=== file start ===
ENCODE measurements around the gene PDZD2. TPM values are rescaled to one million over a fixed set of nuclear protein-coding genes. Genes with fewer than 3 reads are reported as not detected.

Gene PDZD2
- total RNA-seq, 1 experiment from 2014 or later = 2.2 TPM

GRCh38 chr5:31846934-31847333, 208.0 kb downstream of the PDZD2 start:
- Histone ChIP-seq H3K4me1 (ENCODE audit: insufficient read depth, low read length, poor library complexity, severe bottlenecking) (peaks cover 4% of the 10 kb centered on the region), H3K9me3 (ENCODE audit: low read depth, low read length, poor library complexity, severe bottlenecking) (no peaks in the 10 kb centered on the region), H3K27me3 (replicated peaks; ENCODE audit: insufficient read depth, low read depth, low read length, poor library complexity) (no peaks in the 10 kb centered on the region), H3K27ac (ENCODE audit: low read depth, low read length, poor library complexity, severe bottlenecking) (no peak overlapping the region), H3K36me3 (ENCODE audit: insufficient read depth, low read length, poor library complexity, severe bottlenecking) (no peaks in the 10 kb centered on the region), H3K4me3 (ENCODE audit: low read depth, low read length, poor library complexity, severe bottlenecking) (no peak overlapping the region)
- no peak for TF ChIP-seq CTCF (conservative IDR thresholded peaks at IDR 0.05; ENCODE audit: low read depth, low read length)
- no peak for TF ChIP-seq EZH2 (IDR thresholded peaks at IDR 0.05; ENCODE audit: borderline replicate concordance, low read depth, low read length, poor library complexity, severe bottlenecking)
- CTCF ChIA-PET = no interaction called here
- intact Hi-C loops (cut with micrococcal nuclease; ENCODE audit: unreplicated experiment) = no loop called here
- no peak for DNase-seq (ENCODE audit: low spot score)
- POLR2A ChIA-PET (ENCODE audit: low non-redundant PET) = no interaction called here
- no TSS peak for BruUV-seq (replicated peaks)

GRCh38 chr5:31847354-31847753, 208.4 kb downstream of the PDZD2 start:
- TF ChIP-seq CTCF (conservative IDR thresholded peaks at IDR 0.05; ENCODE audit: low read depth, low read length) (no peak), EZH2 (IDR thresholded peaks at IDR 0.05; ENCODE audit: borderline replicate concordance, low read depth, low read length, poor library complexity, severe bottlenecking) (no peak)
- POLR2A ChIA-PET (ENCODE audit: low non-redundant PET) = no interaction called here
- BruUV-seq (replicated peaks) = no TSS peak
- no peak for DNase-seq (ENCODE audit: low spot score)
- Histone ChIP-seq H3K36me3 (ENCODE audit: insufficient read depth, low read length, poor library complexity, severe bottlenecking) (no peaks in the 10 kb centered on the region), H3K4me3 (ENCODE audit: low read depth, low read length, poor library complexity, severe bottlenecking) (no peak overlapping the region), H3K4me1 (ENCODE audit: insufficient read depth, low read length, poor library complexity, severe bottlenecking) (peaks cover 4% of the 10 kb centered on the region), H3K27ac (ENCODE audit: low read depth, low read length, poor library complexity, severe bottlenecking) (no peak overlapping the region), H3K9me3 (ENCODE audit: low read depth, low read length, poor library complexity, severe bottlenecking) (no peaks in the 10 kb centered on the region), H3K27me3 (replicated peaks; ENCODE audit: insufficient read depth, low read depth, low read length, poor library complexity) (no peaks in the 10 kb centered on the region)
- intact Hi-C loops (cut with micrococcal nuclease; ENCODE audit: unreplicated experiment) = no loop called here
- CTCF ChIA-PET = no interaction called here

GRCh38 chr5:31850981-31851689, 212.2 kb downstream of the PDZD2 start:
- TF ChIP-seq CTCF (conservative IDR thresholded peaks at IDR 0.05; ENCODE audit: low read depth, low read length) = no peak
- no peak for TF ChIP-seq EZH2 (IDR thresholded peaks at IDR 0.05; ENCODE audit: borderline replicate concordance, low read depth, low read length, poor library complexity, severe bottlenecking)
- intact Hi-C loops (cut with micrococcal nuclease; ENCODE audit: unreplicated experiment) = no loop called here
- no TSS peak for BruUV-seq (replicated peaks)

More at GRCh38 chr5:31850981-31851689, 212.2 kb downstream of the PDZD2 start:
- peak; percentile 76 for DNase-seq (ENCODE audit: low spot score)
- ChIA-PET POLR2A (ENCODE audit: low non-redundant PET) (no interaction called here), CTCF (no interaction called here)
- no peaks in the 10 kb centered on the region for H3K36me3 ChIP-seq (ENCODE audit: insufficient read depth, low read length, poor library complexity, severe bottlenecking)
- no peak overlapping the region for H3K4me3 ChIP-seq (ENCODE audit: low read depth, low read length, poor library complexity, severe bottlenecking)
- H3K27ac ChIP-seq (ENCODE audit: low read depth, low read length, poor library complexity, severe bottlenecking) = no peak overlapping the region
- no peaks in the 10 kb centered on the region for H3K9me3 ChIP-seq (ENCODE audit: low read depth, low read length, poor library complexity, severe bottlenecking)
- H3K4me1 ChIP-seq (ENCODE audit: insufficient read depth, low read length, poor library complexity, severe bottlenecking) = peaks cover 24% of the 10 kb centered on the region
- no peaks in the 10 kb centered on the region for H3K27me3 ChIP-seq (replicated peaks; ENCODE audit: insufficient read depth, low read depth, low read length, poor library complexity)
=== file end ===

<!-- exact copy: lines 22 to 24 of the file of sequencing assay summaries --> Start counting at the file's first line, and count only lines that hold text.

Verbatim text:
- TF ChIP-seq CTCF (conservative IDR thresholded peaks at IDR 0.05; ENCODE audit: low read depth, low read length) = no peak
- no peak for TF ChIP-seq EZH2 (IDR thresholded peaks at IDR 0.05; ENCODE audit: borderline replicate concordance, low read depth, low read length, poor library complexity, severe bottlenecking)
- intact Hi-C loops (cut with micrococcal nuclease; ENCODE audit: unreplicated experiment) = no loop called here